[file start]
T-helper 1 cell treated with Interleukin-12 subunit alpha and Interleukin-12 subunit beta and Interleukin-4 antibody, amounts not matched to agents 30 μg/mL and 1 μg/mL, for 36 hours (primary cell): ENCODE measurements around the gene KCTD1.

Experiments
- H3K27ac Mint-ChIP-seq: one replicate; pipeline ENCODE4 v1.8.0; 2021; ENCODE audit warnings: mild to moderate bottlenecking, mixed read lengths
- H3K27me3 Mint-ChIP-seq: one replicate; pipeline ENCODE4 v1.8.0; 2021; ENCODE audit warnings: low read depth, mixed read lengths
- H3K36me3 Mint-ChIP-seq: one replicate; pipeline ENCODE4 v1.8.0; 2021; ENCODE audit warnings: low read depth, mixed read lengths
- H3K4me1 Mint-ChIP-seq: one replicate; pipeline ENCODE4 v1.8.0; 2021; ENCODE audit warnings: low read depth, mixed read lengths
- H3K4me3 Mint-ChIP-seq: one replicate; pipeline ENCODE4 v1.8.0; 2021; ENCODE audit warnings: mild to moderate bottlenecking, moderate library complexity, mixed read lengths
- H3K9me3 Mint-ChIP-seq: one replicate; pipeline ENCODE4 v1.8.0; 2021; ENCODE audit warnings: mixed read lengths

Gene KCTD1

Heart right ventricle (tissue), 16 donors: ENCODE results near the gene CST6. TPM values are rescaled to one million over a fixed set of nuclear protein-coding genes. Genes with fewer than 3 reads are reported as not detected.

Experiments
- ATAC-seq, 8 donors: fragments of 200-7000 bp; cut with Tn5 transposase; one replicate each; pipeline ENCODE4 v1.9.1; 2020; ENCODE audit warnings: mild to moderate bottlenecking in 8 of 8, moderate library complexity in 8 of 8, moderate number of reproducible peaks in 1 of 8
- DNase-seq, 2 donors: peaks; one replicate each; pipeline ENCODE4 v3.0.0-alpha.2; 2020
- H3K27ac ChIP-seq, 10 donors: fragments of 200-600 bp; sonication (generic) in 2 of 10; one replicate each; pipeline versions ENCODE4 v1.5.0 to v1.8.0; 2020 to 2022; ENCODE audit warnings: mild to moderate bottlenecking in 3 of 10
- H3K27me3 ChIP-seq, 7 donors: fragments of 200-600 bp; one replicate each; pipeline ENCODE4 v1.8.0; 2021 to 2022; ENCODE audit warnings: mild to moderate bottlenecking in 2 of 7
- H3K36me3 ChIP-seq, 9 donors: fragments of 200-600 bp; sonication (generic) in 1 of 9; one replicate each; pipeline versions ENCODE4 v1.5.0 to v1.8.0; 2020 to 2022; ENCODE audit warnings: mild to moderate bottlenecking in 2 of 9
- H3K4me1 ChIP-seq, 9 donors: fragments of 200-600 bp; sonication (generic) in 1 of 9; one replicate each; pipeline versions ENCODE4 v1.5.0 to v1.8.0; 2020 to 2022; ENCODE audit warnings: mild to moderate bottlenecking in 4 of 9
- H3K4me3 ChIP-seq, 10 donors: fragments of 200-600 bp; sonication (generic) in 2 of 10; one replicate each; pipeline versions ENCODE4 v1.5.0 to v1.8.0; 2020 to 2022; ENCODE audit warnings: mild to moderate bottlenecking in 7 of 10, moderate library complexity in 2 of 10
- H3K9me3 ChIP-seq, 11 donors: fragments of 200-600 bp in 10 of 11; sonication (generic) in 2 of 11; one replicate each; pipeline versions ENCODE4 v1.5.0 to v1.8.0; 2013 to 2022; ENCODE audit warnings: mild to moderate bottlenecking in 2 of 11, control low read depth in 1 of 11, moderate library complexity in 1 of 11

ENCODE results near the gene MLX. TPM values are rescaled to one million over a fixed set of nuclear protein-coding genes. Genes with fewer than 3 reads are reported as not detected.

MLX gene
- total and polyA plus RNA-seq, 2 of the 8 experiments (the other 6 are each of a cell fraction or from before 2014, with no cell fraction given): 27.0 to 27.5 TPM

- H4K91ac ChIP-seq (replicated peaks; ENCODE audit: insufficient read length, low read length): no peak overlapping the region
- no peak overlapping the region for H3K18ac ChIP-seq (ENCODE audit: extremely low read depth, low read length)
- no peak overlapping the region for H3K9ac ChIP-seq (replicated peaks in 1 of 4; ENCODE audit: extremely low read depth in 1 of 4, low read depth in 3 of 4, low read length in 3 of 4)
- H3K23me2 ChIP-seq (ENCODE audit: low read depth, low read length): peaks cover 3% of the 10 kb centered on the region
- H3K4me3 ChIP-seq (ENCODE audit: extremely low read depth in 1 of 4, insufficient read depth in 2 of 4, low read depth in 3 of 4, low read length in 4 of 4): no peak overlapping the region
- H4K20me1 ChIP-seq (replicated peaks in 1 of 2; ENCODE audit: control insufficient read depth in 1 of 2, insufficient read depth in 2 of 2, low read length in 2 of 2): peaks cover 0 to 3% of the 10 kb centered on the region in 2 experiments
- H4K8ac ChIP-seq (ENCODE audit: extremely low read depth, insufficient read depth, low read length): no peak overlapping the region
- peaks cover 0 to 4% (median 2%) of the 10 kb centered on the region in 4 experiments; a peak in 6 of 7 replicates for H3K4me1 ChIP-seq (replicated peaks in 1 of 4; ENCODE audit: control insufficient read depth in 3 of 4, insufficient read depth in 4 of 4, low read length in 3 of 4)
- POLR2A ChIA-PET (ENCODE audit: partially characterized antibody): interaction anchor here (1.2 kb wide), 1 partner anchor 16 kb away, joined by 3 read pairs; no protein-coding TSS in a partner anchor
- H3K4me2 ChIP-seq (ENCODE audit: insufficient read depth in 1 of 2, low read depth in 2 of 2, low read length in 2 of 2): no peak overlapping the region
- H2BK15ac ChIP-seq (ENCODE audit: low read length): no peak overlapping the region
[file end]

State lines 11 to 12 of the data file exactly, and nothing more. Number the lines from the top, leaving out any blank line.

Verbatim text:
Experiments
- ATAC-seq, 8 donors: fragments of 200-7000 bp; cut with Tn5 transposase; one replicate each; pipeline ENCODE4 v1.9.1; 2020; ENCODE audit warnings: mild to moderate bottlenecking in 8 of 8, moderate library complexity in 8 of 8, moderate number of reproducible peaks in 1 of 8